Solar Power Curtailment Set to Grow In India
Solar energy in India is rapidly increasing capacity with the 9000 MW milestone crossed. However, the overall power industry in India remains a mess with most state run distribution utilities still drowning in huge accumulated losses. Wind power in India has frequently faced power curtailment by utilities as they sometimes do not have money to pay these plants and sometimes due to excess power.
Given that wind and solar power are perishable goods and costs for these green sources is fixed, curtailing power purchases from solar and wind plants means losses for the producers. They cannot run the plants at low PLF, unlike gas and coal power plants. There is no fuel. Also coal and gas power plants have to be paid a fixed price even if no power is procured by the utilities. The power price has a fixed and variable component but solar and wind power does not have such a breakup. In case the utility stops buying power, it does not have to pay anything making them an easy and better target for power procurement curtailment.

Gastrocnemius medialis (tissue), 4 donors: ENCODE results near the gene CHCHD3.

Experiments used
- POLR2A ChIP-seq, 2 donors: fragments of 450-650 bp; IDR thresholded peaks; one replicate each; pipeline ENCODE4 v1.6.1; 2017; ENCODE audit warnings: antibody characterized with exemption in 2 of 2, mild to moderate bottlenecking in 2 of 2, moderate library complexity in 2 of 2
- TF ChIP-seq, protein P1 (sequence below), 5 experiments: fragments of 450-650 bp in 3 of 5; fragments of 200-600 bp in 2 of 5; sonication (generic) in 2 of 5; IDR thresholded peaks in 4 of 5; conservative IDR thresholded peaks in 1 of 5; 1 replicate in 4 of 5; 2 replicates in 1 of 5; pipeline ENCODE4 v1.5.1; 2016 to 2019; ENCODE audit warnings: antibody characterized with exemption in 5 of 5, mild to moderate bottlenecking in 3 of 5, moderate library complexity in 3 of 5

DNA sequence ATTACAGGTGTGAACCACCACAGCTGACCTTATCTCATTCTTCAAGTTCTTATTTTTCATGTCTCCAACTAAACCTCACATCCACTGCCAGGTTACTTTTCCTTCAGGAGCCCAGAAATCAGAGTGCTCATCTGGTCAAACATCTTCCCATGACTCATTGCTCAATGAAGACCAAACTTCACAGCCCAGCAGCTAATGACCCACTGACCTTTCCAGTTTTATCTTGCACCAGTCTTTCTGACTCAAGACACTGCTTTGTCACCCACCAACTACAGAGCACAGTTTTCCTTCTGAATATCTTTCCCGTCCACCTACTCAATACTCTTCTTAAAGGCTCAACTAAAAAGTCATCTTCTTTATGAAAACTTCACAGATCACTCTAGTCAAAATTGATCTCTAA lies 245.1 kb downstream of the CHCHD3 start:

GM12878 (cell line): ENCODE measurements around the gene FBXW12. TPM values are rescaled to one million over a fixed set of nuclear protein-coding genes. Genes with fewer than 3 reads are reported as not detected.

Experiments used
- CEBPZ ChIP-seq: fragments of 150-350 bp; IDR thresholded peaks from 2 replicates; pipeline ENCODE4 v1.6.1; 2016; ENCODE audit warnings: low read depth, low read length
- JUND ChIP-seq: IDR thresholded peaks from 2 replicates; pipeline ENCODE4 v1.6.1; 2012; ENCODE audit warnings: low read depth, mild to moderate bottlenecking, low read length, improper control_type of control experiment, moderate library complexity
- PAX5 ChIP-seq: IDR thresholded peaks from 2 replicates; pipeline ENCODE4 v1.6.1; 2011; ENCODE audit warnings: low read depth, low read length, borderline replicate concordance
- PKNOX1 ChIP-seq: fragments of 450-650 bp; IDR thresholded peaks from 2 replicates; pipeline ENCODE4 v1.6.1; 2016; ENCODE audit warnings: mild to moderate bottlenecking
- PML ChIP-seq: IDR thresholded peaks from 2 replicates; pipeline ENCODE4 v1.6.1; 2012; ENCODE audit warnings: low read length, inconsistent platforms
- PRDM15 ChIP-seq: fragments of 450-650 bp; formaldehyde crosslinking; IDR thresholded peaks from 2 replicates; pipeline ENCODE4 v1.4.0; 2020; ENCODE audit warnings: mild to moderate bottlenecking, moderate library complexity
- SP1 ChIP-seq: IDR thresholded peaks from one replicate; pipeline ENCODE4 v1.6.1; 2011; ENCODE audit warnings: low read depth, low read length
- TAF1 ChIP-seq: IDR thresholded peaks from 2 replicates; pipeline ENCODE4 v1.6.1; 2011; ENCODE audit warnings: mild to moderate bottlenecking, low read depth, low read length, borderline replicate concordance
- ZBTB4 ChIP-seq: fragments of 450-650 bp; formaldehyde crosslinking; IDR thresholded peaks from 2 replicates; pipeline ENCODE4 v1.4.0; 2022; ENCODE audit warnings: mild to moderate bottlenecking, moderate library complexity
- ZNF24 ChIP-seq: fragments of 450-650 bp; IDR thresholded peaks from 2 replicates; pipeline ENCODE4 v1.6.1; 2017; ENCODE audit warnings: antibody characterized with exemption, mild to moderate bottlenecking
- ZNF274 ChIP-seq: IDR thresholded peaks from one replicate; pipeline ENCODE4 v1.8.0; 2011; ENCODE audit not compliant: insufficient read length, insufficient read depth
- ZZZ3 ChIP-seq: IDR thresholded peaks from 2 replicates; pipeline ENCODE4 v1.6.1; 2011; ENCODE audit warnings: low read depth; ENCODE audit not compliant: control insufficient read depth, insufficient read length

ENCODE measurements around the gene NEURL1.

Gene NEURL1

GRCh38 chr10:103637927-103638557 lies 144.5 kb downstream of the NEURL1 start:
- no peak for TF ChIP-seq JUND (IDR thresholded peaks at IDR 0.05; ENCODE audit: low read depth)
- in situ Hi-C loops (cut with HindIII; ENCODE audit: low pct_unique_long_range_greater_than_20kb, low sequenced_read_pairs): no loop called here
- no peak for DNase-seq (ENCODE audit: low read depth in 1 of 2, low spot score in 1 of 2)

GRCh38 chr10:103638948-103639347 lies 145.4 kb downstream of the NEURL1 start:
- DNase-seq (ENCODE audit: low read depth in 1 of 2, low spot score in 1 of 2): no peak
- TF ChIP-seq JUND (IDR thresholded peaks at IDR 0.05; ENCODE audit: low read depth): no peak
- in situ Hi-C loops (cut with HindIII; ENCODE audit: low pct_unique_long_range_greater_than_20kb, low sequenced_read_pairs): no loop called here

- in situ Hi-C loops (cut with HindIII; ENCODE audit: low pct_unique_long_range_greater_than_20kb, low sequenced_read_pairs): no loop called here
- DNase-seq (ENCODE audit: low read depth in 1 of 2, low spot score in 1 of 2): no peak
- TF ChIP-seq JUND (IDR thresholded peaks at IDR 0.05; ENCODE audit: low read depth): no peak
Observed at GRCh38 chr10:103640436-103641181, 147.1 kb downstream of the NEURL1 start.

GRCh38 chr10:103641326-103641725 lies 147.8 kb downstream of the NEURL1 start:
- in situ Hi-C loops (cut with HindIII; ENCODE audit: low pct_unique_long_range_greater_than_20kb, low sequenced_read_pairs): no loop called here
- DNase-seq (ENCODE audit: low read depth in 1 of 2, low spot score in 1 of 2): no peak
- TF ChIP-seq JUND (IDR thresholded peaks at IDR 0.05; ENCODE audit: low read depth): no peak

While the central government has tried to bring pressure on the state regulators and Indian utilities to stop this practice, it has been unable to do so as of date. With the solar power expected to double this year making India the 3rd biggest market, the risk of solar power curtailment is set to grow. There has been huge investor interest in India’s renewable energy, making it one of the prime reasons for the growth of this industry. The Indian central government does not want to kill this golden goose because of the vagaries of India discoms. The government plans to introduce a fixed component in the tariff paid to green power producers. This component will have to be paid by the discoms irrespective whether they buy the power or not. This will ensure that at least the debt part of the solar plant capex is serviced and the plant does not go into default. This will also put the solar and wind power plants at par with the coal and gas power plants which receive a similar treatment from the distribution utilities.Google+